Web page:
Scientists have found that on average mammal species enjoy only 2.5 million years of life before being wiped out because of the Earth's "wobble."
They say when the tilt and orbit reach key points it can spark dramatic global cooling - and the last time this happened was 2.6 million years ago.
This suggests we are overdue a wave of extinction.
However, before you panic, scientists say our planet has changed beyond all recognition in the last 3 million years.
The new research published in the journal Nature (must keep) however sheds new light on just why individual mammal species seem to come and go with mysterious regularity.
The study, conducted by researchers at Utrecht University in the Netherlands, involved looking at 22 million years of data on rodent species to see which ones appeared and died out at key points.
They then studied the pattern of the Earth's wobble, which is caused by two factors, our orbit around the sun and the tilt of the planet.
Both of these can be slightly altered by the gravitational pull of other planets, in the case of the tilt it can adjust by as much as two degrees, and the orbit can vary from a circle to an ellipse.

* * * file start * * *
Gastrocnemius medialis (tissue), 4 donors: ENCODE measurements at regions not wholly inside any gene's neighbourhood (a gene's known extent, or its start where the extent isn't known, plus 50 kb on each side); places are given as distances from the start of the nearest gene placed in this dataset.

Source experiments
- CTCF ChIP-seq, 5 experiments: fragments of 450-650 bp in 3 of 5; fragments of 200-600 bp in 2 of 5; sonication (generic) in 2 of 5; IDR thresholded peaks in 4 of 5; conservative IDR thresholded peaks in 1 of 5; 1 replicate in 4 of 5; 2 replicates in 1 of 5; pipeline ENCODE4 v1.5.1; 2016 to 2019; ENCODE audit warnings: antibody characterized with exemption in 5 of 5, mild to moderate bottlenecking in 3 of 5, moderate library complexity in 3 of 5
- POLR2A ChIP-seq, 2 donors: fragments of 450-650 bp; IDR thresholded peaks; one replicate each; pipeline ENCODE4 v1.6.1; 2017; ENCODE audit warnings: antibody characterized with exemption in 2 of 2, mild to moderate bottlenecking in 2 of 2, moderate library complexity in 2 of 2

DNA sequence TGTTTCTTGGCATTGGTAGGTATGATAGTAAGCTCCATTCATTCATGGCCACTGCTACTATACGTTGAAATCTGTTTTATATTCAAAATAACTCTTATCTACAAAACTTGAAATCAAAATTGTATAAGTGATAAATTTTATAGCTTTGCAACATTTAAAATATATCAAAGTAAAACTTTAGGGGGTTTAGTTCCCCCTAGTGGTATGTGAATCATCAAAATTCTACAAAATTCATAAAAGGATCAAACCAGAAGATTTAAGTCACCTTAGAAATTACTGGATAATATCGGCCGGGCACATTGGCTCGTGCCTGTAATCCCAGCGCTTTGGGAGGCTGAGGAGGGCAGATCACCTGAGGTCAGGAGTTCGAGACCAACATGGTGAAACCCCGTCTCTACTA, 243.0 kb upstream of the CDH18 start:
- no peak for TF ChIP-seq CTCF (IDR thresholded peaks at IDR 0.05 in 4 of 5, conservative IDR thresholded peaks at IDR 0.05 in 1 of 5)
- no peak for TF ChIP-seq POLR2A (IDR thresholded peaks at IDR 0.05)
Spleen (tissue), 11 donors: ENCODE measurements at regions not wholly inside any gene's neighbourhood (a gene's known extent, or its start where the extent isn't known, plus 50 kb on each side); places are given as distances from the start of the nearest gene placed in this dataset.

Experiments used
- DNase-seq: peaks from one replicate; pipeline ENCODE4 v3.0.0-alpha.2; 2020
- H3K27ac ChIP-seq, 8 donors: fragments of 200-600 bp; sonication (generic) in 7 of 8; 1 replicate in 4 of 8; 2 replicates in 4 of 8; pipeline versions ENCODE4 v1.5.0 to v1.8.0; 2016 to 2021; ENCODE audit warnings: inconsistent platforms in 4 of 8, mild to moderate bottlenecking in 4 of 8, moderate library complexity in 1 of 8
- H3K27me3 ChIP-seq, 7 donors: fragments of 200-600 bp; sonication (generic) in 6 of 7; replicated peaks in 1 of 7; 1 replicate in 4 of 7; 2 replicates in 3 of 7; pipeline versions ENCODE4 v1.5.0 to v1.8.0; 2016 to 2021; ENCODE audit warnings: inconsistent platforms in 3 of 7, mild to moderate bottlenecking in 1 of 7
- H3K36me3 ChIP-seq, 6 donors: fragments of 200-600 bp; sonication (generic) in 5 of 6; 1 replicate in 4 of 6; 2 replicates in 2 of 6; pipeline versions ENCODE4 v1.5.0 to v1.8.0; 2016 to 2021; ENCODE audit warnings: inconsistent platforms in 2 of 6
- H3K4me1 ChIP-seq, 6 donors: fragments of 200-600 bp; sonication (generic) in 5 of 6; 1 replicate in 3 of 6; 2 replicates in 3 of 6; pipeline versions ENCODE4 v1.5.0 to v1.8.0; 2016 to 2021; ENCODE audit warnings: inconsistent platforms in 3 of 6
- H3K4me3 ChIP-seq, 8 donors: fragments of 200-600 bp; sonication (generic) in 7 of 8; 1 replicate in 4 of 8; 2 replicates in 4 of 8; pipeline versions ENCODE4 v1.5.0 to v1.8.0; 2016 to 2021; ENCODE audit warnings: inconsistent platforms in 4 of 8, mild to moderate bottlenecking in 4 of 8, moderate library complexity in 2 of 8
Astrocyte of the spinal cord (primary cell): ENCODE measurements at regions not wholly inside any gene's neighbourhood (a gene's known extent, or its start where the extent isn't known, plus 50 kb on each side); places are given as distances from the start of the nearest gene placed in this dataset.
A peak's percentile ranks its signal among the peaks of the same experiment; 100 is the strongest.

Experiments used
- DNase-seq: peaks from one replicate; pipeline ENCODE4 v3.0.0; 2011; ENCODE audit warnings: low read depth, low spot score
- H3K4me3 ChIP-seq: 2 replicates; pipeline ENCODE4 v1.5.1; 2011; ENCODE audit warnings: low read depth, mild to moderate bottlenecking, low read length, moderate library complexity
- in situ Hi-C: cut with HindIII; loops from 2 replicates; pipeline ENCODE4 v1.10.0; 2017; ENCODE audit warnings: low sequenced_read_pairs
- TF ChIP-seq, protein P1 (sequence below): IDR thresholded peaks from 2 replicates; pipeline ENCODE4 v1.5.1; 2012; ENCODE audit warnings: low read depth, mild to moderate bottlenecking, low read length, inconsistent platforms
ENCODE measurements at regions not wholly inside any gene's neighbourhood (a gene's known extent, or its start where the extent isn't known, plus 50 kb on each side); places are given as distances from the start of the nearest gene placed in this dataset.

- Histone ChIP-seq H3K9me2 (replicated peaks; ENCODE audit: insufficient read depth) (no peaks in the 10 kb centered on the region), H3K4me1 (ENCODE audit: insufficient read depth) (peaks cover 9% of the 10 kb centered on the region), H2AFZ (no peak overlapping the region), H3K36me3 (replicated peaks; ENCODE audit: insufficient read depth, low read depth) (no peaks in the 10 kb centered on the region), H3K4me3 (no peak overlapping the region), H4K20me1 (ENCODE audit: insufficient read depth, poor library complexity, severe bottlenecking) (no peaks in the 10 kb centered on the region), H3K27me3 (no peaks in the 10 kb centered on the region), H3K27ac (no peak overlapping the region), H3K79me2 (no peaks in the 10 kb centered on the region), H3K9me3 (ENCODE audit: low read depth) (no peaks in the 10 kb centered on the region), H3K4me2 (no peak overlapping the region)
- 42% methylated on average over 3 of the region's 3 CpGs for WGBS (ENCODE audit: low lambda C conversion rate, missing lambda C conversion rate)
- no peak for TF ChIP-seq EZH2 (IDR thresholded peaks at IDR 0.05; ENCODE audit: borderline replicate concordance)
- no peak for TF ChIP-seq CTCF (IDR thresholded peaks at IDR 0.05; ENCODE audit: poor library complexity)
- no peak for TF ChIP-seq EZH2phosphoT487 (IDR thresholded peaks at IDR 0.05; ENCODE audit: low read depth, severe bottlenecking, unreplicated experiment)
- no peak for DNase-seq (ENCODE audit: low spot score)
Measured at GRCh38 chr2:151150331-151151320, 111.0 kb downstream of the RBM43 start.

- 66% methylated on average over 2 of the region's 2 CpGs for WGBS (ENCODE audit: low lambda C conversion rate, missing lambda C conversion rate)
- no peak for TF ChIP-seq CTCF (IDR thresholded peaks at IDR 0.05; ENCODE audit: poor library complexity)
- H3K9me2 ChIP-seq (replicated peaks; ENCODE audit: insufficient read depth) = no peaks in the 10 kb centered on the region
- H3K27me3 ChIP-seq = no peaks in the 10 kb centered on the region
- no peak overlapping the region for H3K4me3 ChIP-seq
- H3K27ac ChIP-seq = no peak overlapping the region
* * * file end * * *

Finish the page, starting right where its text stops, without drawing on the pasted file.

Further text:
Lead researcher Dr Jan van Dam said when the tilt reaches a certain point and the orbit is almost a perfect circle it can trigger ice sheet expansion.
This could then lead to colder summers, changes in humidity and significant climate cooling.
He found a clear pattern between the Earth's wobble and mammal species dying out.
There were two distinct cycles of species turnover, one with peaks every 2. 5 million years and the other every million years.
Dr van Dam said the last peak was 2. 6 million years ago.
Thursday, October 12, 2006
WOBBLE ON THIS
The Daily Mail makes Thursday ever so much gloomier with this little ray of sunshine. Doomsayers, rejoice:
Van Dam him.